With the Bilam defection, General, the next seniormost army officer in the ranks of the Egyptian forces was General Moses. Moses was already being groomed to take over from Bilam as Egyptian army commander when Bilam seized power in Ethiopia. The Pharaoh had no choice but to set his eldest son on Bilam as already it was suspected that Bilam’s coup had the covert blessings of the Pharaoh, that it was all a cleverly contrived scheme for Egypt’s seizure of Ethiopia.

At first, General, Tiye, Moses’ mother, was reluctant to stake her beloved son in the war against Bilam. She did relent at long last but only half-heartedly so, following a serious talking-to by her father Joseph, who was still alive at the time.

Although Moses was a formidable warrior, in Bilam he had an even match. Bilam had “strengthened the walls of the capital, built huge fortresses, and dug ditches and pits between the city and the nearby river”. It took a whopping 9 years for Moses to dislodge him.

However, General, the returning King insisted that Moses stay by him as he felt secure in his presence and Moses gladly obliged him, particularly that his guard duty entailed economic benefits for Egypt. The King even gave him a daughter, called Tharbis, to marry.

A year or two later, the aged King passed on and no sooner had he died than the late King’s inner circle installed Moses as the new King of Ethiopia. This gesture, however, was not a popular one as far as the Egyptian body politic was concerned, General. However much they loved Moses, which they indeed did, they were totally opposed to the idea of a foreigner ruling them when they had their own, indigenous qualifying heirs.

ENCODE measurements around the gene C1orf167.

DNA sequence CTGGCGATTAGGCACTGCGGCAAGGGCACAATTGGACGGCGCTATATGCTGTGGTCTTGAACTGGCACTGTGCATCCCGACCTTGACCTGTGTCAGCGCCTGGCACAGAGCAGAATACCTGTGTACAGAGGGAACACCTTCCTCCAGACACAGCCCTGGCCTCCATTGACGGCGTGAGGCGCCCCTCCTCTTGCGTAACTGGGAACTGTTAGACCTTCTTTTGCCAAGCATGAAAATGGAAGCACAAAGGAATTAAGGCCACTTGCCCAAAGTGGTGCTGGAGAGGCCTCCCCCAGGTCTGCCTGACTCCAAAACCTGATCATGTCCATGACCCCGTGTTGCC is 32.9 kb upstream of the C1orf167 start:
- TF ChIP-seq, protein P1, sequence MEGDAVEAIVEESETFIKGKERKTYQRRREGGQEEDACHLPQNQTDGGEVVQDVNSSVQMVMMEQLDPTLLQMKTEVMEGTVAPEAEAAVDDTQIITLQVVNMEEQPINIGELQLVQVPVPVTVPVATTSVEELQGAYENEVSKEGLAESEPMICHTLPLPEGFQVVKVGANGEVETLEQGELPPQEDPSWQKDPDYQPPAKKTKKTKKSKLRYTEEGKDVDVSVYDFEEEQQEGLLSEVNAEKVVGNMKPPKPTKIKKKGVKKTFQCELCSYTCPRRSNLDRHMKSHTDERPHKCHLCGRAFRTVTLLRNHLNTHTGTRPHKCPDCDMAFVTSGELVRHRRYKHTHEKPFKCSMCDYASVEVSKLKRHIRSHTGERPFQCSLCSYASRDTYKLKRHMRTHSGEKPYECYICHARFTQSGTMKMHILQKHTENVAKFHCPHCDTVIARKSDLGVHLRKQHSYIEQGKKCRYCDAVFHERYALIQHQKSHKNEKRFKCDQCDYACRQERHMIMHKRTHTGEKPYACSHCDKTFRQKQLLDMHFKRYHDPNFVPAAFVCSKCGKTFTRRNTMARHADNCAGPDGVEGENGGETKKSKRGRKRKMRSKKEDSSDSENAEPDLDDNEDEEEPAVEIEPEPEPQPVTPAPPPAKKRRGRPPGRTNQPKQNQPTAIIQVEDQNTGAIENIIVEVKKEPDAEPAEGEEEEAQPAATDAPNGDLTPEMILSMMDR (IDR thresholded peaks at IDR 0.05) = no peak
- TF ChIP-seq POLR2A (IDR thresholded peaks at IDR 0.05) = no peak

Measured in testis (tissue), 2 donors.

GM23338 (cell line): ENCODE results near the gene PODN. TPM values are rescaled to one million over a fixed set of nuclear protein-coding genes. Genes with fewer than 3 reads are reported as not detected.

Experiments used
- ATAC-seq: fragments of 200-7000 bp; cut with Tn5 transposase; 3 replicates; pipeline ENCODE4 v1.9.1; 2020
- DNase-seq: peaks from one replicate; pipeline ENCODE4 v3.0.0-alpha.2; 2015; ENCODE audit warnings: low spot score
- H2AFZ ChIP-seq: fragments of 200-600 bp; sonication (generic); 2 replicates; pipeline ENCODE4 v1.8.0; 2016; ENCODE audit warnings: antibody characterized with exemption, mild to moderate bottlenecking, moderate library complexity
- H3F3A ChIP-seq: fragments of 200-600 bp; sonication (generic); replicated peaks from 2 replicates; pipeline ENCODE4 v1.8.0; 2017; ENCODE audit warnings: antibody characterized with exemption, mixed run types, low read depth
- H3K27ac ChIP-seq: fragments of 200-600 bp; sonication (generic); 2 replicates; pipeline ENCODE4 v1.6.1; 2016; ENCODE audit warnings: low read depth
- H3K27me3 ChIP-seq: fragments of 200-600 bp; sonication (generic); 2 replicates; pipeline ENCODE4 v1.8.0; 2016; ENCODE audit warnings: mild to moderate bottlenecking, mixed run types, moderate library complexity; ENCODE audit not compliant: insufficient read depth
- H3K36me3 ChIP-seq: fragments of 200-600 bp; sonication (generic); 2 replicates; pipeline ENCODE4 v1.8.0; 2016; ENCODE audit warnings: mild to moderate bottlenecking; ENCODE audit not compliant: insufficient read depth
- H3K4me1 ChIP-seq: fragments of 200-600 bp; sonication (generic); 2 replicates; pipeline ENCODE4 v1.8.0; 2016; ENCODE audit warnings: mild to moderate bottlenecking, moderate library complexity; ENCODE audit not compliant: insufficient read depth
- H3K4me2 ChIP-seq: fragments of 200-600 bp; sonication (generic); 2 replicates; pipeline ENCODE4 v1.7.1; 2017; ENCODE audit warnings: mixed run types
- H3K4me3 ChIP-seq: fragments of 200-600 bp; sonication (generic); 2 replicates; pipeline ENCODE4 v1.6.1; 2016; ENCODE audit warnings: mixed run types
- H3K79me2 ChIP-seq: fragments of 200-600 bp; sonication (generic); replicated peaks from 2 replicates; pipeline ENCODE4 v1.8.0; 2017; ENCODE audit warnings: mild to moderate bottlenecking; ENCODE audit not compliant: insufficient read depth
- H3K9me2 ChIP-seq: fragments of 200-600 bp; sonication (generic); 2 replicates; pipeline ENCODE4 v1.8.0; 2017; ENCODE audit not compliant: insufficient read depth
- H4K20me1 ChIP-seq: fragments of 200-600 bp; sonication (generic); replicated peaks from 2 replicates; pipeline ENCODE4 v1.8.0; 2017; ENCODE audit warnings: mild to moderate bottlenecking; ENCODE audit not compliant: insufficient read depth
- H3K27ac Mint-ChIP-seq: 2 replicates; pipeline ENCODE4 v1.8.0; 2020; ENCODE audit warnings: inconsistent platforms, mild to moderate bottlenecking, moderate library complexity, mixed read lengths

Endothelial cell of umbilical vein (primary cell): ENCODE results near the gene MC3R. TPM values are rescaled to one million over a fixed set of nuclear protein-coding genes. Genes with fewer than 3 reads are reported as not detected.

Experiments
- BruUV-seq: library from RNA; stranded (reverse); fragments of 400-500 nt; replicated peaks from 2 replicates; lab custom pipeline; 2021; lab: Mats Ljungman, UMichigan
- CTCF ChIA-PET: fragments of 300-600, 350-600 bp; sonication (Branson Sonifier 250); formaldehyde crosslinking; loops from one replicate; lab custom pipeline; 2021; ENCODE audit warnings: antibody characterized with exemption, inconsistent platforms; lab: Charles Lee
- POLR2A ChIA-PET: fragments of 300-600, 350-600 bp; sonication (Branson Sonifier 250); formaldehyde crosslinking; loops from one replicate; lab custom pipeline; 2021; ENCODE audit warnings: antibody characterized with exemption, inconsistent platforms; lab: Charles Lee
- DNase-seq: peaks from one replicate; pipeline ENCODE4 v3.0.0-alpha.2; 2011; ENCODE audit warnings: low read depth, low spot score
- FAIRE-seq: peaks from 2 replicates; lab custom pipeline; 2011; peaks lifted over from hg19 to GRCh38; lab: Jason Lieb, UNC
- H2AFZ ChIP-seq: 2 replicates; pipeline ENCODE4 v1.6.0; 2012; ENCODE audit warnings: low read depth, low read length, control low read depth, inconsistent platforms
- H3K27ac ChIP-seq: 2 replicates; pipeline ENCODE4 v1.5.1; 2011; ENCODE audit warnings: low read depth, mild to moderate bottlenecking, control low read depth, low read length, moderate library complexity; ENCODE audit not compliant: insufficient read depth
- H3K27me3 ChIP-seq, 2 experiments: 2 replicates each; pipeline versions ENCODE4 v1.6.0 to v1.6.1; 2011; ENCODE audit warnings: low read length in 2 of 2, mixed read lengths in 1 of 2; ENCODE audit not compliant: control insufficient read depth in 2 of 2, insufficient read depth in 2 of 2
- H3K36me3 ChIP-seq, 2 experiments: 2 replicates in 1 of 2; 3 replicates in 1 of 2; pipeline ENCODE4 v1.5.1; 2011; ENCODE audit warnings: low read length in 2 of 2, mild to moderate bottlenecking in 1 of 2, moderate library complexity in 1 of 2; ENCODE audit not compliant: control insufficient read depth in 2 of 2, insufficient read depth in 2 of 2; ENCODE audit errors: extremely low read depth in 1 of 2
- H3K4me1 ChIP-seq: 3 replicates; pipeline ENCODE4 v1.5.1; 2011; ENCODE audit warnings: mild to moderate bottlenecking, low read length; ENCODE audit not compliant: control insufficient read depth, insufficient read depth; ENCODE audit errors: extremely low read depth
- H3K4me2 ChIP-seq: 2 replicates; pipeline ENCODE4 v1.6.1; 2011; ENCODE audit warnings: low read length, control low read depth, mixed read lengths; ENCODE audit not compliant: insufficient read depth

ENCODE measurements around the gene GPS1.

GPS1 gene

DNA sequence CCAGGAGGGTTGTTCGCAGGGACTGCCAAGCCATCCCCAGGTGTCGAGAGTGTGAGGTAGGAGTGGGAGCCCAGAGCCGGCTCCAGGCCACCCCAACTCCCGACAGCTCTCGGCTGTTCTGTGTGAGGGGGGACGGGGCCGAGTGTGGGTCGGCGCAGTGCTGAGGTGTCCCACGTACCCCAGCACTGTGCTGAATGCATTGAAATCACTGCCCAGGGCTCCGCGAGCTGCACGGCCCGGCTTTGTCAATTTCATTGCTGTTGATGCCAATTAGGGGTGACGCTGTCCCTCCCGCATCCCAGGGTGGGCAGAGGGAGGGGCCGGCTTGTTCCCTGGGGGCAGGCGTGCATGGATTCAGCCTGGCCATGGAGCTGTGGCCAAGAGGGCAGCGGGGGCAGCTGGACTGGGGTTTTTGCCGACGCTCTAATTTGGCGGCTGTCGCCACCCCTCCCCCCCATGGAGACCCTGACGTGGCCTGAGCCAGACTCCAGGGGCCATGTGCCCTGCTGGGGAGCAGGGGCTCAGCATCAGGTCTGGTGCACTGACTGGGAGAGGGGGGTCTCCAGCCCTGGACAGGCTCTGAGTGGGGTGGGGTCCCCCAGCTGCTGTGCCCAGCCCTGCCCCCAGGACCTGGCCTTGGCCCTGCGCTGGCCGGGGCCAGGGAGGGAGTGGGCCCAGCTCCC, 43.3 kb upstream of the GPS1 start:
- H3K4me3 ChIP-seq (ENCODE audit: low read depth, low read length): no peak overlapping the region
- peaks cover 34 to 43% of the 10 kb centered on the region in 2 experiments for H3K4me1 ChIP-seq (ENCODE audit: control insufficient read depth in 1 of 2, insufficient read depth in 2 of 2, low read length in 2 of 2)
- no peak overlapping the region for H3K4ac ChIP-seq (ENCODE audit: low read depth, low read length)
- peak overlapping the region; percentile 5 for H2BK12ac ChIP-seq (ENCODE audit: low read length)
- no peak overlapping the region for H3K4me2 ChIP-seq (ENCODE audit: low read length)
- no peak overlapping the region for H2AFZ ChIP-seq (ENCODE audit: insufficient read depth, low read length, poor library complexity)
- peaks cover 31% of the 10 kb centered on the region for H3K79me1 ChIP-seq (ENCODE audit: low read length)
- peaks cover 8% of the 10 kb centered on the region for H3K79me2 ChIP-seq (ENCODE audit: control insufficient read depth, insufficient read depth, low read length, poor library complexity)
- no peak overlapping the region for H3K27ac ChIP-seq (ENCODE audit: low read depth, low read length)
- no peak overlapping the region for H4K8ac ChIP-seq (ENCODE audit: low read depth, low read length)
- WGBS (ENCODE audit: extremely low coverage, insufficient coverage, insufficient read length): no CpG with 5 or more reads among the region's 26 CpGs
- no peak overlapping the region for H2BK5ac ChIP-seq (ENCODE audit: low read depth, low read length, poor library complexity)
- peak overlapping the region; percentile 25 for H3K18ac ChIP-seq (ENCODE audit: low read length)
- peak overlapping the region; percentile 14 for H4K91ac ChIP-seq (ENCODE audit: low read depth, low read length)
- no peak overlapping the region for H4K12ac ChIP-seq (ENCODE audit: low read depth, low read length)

Of the dissenting voices, the most vociferous was the King’s widow herself, Atenit: it didn’t matter that King Moses was her son-in-law. She wanted her own son to rightfully take the throne.  When he got wind of such stirrings, General, a level-headed Moses decided not to contend for the throne as he was not a usurper.

He sent word to his father that he was stepping down and his father gave him the nod. He was given a rousing send-off.  “Moses resigned voluntarily the power which they had given him and departed from their land,” says the Talmud, the Jewish religious canon which is second in importance only to the Bible. “And the people of Ethiopia made him many rich presents and dismissed him with great honours.”